I spotted these two fishermen cleaning their boat, and composed an image where the chunk of clouds in the Eastern sky also takes a prominent part.
As we walked, we were perfectly aware that this part of the lake was not a place where tourists come, and thus, it was nature at its finest. A plethora of unknown birds were picking off insects from the mud, Brahminy kites flew over head, and the stunning silence presented us with pure, unadulterated countryside.
As blue hour approached, I was seeing images everywhere.
As the sun slowly went down behind the mountains, we were presented with the Milky Way shining in the Western sky.
We went back to our rooms that evening, still not quite believing our luck. We had incredible light and great conditions, but nothing prepared us for what was about to happen the following morning.
As I wrote before, Rambha looked like a sunrise location to me, as so I was up really early at 3AM to shoot the sunrise. As my colleagues slept, I went to the dark balcony just to measure up the conditions. To my dismay, the night was silent but for flashes of thunder. Rainclouds were building up.
It took an hour for us to get ready and walk out into the dead of night. Waking up the hotel security guard at 4.30AM (who was sound asleep on a sofa) to open up the back door was probably one of my most painful experiences. The poor lad looked at me with red eyes and cursed underneath his breath as he staggered outside to open the gate. To the Rambha Panthanivas security, if you are reading this, my honest and sincere apologies!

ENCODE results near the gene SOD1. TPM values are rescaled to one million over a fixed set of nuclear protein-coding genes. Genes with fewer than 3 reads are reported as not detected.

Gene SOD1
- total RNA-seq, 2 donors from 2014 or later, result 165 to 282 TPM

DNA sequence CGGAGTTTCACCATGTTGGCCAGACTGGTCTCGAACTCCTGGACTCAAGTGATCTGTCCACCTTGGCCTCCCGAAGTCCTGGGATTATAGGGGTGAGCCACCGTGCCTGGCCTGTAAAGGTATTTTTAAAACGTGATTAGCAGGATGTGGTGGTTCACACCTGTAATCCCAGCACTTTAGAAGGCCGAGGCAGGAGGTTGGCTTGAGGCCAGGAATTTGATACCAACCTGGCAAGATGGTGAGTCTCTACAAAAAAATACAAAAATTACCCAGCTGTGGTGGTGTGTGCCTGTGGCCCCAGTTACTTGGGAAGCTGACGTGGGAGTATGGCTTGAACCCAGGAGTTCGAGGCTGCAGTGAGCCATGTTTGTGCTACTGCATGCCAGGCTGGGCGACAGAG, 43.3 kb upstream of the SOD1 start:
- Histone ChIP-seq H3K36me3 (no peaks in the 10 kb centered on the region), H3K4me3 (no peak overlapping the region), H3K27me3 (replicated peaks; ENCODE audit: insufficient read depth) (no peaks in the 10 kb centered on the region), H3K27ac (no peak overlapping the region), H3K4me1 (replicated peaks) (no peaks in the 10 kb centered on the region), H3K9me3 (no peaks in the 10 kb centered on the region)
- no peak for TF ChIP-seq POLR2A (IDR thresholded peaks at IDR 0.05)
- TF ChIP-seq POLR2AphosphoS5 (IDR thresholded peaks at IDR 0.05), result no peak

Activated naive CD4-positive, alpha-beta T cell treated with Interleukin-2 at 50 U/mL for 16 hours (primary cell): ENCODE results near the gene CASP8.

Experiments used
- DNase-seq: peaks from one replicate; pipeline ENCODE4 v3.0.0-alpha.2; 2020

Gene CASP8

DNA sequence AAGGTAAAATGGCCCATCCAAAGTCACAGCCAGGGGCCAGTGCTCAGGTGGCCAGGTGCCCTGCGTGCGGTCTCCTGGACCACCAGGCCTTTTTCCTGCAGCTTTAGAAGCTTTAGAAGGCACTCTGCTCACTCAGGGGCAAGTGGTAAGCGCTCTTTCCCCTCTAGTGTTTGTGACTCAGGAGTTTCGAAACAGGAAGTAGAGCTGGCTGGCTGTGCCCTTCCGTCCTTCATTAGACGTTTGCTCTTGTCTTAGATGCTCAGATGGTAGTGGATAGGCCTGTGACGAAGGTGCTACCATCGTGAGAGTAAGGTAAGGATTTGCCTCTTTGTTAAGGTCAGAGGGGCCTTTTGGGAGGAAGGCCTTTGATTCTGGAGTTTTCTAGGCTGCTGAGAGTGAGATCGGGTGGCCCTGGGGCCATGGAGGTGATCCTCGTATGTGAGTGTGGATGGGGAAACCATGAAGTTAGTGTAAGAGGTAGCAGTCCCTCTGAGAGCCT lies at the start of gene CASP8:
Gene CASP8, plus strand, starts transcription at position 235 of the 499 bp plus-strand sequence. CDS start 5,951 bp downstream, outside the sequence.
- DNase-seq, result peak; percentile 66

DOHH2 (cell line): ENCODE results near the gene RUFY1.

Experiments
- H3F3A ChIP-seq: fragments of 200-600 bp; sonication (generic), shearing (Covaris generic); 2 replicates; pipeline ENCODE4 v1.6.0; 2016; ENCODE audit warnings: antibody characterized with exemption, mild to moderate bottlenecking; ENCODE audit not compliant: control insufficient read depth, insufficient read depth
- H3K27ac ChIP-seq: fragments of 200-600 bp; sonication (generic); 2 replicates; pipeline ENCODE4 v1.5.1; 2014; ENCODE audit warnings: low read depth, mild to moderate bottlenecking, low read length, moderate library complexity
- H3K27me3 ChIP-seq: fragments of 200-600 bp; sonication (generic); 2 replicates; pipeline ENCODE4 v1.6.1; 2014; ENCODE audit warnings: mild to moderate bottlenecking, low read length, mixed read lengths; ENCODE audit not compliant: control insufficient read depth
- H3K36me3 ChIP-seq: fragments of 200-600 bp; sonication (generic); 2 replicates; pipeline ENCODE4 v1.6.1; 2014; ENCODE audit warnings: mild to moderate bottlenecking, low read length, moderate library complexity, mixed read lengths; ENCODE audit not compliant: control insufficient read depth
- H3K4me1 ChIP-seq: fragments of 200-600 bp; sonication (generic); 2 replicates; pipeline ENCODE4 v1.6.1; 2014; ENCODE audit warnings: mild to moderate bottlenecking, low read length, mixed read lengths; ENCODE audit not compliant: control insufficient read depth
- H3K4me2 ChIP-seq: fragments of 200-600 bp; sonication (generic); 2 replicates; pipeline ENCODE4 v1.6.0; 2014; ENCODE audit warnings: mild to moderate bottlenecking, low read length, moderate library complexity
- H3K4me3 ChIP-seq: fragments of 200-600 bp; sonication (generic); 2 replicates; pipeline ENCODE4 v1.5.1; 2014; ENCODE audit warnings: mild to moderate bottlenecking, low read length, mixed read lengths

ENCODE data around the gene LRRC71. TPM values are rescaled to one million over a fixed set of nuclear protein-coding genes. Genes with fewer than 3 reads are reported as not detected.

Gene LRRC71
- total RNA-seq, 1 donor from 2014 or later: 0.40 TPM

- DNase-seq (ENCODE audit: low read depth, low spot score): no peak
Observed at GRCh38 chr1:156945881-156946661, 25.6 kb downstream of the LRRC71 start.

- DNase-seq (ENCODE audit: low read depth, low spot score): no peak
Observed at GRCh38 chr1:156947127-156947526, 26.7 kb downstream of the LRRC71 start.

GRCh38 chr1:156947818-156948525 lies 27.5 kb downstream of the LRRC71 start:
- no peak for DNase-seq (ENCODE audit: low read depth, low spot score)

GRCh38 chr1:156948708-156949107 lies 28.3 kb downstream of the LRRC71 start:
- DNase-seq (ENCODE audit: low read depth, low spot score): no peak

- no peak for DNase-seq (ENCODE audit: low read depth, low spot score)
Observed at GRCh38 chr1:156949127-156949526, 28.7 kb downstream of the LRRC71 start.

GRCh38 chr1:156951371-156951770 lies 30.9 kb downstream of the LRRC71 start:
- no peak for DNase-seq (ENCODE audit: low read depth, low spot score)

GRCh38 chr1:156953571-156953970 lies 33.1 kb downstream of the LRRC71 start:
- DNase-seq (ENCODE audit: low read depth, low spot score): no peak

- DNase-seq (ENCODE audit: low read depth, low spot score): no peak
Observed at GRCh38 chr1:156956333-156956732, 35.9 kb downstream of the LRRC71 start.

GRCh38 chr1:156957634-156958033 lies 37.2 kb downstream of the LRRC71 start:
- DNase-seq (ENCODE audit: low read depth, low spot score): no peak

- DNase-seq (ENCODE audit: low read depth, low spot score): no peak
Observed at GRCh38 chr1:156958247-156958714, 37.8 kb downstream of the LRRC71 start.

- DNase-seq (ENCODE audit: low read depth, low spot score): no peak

Just as we walked through the back door, I noticed something incredible. The sky above and everywhere else was laden with dark rainclouds, but the eastern horizon was glowing orange. It was still twenty minutes to sunrise, but the light from the sun (which had not yet risen) was reflecting off the clouds overhead and lit up the Eastern sky with magnificent orange light. Rain was pelting down in the distance, clearly visible as the downpour was backlit from the rising sun.
The black clouds signalled rain within ten minutes or so, and so we ran for it. This was a sunrise I had to shoot at any cost.
We ran off the jetty once again and quickly settled on a composition. A sole boat was resting on the shore, while the colorfest in the East peeled off its layers one after the other. This image is an attempt to capture one of the most breathtaking sunrises I had ever witnessed, to the best of my abilities.
It was just five minutes after shooting this image that we had to run for cover, as the moving clouds broke overhead into torrential rain. We stood on the jetty and watched as the rain washed away all the atmosphere and drama, giving way to beautiful, but not amazing, sunrise. It was those ten minutes just before the sunrise which was the cherry on top of the cake, never to be found again.
A few photographers arrived post sunrise and started shooting the scene, blissfully unaware of what we had witnessed half an hour ago.
In my experience, time and time again, bad weather has proven to be the catalyst for incredible light.
We just have to be out and about at the right time and at the right place, to see what nature has to exhibit in her most magnificent of forms. As Thomas Heaton once said, 'You gotta be in it, to win it'!